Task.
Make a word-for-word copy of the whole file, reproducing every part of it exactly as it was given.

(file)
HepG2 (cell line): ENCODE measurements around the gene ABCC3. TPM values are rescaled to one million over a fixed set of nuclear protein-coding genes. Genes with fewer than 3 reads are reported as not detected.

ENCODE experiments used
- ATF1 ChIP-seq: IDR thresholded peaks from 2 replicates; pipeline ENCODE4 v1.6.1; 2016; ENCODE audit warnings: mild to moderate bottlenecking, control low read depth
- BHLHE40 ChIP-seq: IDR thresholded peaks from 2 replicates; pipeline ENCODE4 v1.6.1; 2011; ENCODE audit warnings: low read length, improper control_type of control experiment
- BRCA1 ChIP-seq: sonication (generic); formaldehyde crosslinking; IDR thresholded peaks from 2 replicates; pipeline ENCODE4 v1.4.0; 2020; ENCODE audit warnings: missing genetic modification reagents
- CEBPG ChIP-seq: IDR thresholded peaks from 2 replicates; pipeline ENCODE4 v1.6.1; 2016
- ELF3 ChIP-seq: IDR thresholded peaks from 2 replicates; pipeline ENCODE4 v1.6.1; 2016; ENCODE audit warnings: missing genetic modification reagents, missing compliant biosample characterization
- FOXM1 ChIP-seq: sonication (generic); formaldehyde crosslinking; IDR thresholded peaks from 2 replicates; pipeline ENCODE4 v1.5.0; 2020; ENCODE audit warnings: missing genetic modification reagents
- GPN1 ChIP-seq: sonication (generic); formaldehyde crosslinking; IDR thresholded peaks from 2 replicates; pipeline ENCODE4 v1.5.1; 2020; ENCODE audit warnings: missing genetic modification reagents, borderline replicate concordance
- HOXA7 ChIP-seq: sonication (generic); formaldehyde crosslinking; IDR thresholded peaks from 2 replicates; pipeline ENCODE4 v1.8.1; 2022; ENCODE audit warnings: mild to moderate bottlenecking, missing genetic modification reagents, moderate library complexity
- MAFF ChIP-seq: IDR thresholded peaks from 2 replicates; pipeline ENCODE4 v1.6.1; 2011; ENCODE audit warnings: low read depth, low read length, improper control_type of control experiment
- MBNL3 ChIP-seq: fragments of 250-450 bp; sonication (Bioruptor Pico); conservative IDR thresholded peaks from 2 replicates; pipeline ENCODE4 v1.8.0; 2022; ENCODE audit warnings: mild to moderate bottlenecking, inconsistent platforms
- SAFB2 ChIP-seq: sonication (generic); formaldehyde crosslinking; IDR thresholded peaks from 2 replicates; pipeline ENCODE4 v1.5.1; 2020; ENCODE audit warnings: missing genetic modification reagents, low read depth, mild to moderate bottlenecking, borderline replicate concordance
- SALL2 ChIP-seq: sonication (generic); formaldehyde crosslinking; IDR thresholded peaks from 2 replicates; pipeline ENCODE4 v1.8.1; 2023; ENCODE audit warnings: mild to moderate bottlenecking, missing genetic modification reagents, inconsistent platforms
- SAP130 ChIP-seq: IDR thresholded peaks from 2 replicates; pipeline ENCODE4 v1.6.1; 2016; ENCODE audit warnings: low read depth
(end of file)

HepG2 (cell line): ENCODE measurements around the gene ABCC3. TPM values are rescaled to one million over a fixed set of nuclear protein-coding genes. Genes with fewer than 3 reads are reported as not detected.

ENCODE experiments used
- ATF1 ChIP-seq: IDR thresholded peaks from 2 replicates; pipeline ENCODE4 v1.6.1; 2016; ENCODE audit warnings: mild to moderate bottlenecking, control low read depth
- BHLHE40 ChIP-seq: IDR thresholded peaks from 2 replicates; pipeline ENCODE4 v1.6.1; 2011; ENCODE audit warnings: low read length, improper control_type of control experiment
- BRCA1 ChIP-seq: sonication (generic); formaldehyde crosslinking; IDR thresholded peaks from 2 replicates; pipeline ENCODE4 v1.4.0; 2020; ENCODE audit warnings: missing genetic modification reagents
- CEBPG ChIP-seq: IDR thresholded peaks from 2 replicates; pipeline ENCODE4 v1.6.1; 2016
- ELF3 ChIP-seq: IDR thresholded peaks from 2 replicates; pipeline ENCODE4 v1.6.1; 2016; ENCODE audit warnings: missing genetic modification reagents, missing compliant biosample characterization
- FOXM1 ChIP-seq: sonication (generic); formaldehyde crosslinking; IDR thresholded peaks from 2 replicates; pipeline ENCODE4 v1.5.0; 2020; ENCODE audit warnings: missing genetic modification reagents
- GPN1 ChIP-seq: sonication (generic); formaldehyde crosslinking; IDR thresholded peaks from 2 replicates; pipeline ENCODE4 v1.5.1; 2020; ENCODE audit warnings: missing genetic modification reagents, borderline replicate concordance
- HOXA7 ChIP-seq: sonication (generic); formaldehyde crosslinking; IDR thresholded peaks from 2 replicates; pipeline ENCODE4 v1.8.1; 2022; ENCODE audit warnings: mild to moderate bottlenecking, missing genetic modification reagents, moderate library complexity
- MAFF ChIP-seq: IDR thresholded peaks from 2 replicates; pipeline ENCODE4 v1.6.1; 2011; ENCODE audit warnings: low read depth, low read length, improper control_type of control experiment
- MBNL3 ChIP-seq: fragments of 250-450 bp; sonication (Bioruptor Pico); conservative IDR thresholded peaks from 2 replicates; pipeline ENCODE4 v1.8.0; 2022; ENCODE audit warnings: mild to moderate bottlenecking, inconsistent platforms
- SAFB2 ChIP-seq: sonication (generic); formaldehyde crosslinking; IDR thresholded peaks from 2 replicates; pipeline ENCODE4 v1.5.1; 2020; ENCODE audit warnings: missing genetic modification reagents, low read depth, mild to moderate bottlenecking, borderline replicate concordance
- SALL2 ChIP-seq: sonication (generic); formaldehyde crosslinking; IDR thresholded peaks from 2 replicates; pipeline ENCODE4 v1.8.1; 2023; ENCODE audit warnings: mild to moderate bottlenecking, missing genetic modification reagents, inconsistent platforms
- SAP130 ChIP-seq: IDR thresholded peaks from 2 replicates; pipeline ENCODE4 v1.6.1; 2016; ENCODE audit warnings: low read depth